Your lights create and support an experience for the occupants and visitors in your building(s).
Good lighting supports specific tasks, while bad lighting can make those tasks more difficult to complete accurately or consistently. Good lighting can showcase products or render people and the space itself in the best light with richer, truer colors while poor lighting can make colors less authentic. The lighting technology used determines how good or bad the lighting and occupant experience is.
The commercial real estate industry is at an inflection point as a number of parallel trends are shaping transformation in the industry.
First, the industry is moving from products to services, and ownership to access. Examples of this in other industries include buying cloud services instead of building out a data center; listening to streaming music instead of purchasing CDs; or renting a dress for a black tie wedding rather than purchasing one.
The American Council for an Energy-Efficient Economy (ACEEE) acts as a catalyst to advance energy efficiency policies, programs, technologies, investments, and behaviors. The organization believes that the United States could reduce its energy use—by as much as 40-60% by 2050—if we are willing to embrace a more focused and aggressive approach. The organization achieves its mission by:
Tunable white light technology provides the ability to control a light source’s color temperature and intensity. It has been used to support the aesthetic design visions of a space, but today this technology is also at the forefront of health and wellness applications directly affected by light.
If you think lighting design is simple, think again. Lighting design has become a creative extension of architectural design. According to the International Association of Lighting Designers (IALD), knowledge of physics, optics, electricity, ergonomics, business, codes, environmental issues, construction, vision and the art of design are all essential to creating great lighting solutions.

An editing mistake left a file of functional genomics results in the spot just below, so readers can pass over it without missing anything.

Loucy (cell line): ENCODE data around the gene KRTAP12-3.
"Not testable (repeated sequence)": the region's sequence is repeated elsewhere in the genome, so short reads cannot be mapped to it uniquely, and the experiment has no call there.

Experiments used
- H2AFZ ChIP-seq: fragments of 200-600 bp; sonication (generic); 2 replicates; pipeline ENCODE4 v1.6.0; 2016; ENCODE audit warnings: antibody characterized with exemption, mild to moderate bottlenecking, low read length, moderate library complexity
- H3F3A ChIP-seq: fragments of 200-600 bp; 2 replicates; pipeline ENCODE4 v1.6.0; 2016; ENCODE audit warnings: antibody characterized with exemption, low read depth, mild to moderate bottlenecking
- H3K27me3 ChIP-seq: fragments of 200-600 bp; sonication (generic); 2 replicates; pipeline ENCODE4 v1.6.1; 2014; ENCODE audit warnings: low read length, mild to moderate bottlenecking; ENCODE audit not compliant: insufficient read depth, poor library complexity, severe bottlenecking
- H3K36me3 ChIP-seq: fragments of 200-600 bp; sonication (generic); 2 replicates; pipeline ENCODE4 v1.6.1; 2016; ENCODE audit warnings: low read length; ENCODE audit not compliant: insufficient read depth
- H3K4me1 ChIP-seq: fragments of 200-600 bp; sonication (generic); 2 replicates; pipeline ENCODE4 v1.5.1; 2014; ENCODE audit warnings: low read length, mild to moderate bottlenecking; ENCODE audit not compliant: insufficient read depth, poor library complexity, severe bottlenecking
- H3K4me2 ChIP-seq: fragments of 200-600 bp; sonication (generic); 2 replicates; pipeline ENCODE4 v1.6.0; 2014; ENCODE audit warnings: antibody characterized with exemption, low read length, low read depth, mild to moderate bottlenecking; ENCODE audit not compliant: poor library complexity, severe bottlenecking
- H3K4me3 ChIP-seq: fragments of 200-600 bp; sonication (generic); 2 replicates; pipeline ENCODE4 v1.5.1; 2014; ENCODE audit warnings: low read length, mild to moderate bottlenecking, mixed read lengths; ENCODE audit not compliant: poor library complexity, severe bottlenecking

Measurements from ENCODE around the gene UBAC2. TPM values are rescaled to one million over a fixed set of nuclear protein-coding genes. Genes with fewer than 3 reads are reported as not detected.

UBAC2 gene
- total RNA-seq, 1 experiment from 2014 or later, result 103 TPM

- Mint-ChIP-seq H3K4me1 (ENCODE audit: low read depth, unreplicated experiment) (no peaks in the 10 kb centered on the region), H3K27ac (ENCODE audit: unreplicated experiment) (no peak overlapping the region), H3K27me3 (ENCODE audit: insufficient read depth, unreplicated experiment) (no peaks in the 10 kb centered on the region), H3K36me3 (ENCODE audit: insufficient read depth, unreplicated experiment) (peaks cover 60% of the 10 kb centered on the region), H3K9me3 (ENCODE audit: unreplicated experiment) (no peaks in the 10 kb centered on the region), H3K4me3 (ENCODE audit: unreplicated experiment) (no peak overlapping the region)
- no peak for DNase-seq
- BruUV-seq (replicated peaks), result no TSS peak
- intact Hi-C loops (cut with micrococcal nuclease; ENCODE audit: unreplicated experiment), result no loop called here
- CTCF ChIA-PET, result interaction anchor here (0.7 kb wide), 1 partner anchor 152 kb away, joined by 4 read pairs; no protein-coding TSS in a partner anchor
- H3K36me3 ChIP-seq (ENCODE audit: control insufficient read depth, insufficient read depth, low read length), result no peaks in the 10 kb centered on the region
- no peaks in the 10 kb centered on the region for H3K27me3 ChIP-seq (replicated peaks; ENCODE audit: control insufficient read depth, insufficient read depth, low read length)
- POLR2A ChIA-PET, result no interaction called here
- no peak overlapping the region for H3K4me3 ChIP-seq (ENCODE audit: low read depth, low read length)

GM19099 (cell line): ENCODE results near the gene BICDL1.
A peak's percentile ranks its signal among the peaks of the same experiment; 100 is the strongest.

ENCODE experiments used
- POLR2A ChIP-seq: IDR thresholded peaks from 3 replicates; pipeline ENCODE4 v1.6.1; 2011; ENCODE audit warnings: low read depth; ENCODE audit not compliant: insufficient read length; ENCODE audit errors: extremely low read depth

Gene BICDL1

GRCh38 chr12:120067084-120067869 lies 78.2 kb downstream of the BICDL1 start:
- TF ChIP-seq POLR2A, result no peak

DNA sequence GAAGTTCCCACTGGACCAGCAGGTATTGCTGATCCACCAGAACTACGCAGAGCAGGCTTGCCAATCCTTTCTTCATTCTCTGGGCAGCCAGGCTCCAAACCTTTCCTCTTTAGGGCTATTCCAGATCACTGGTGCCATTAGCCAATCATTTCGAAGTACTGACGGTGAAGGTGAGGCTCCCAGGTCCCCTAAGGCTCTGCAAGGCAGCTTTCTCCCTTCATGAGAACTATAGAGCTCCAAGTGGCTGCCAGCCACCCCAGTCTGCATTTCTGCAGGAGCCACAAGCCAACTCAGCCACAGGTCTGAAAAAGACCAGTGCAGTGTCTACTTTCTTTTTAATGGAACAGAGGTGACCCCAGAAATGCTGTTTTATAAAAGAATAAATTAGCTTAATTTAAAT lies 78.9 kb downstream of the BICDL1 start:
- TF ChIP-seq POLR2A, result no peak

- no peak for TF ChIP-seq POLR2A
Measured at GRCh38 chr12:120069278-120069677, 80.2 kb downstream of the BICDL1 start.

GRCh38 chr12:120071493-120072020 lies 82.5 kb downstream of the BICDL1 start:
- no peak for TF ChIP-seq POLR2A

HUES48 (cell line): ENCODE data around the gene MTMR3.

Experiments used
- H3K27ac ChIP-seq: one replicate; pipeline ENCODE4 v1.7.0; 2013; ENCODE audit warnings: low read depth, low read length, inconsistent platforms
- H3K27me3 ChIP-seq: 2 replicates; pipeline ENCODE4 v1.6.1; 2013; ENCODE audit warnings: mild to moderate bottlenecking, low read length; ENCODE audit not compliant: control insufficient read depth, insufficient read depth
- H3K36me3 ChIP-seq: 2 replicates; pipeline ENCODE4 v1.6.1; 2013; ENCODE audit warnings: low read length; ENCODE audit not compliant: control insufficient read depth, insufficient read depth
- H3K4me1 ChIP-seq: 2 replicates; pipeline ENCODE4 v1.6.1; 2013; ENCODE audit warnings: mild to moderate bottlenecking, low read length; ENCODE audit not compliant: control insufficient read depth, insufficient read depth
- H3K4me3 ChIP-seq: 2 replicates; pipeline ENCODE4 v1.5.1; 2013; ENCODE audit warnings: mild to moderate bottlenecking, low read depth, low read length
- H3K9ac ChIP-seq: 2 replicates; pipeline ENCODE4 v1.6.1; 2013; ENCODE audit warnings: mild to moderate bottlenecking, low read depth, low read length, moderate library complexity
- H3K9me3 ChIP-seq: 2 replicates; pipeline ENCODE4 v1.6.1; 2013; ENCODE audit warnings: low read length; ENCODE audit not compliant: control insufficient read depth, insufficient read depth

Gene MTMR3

This blog post is the second of a 2-part introductory series on Lighting Controls in Retrofit Applications. In part 1, we highlighted the importance of controls in any retrofit solution and touched on factors beyond additional energy savings including qualification of rebates and incentives, supporting business needs beyond energy savings, and preparing you for the future of smart building applications and the Internet of Things (IoT). In this post, we focus on choosing a LED retrofit kit or purchasing new LED luminaires.
A building doesn’t have to be new to be energy efficient or to integrate advanced technology. Buildings can be retrofitted to incorporate the latest advancements in lighting and lighting control technology. In fact, energy-efficient LED lighting options that qualify businesses and commercial property owners for government/utility rebates and incentives have stimulated a wave of successful retrofits in commercial buildings.
We are pleased to announce that several customer favorites, OPTOTRONIC® LED Drivers and the ENCELIUM EDGE™ Light Management System, have each won multiple product awards for innovation and excellence from respected industry organizations! These awards are in addition to the seven awards mentioned in a previous 2018 blog post.
We’ve all heard about the key attributes of LED luminaires over traditional incandescent, fluorescent and halogen fixtures: greater energy efficiency, resistance to breakage, less heat emitted, and a longer lifespan. These benefits are easy to see or measure and are responsible for the widespread adoption of this technology across the commercial real estate industry. In addition, because SSL fixtures are digital in nature, important data about the location and health of a specific fixture or fixtures across a facility can be captured and leveraged by facilities teams.
Lighting controls range from simple switches to networked light management systems that leverage the latest technologies. Commercial real estate including offices, hospitals, retail establishments, schools and universities have all adopted smart lighting systems. The initial benefits that drew early adopters to smart lighting were the dramatic reductions in energy usage and the related costs. Today’s systems, however, are more technologically advanced and offer so much more.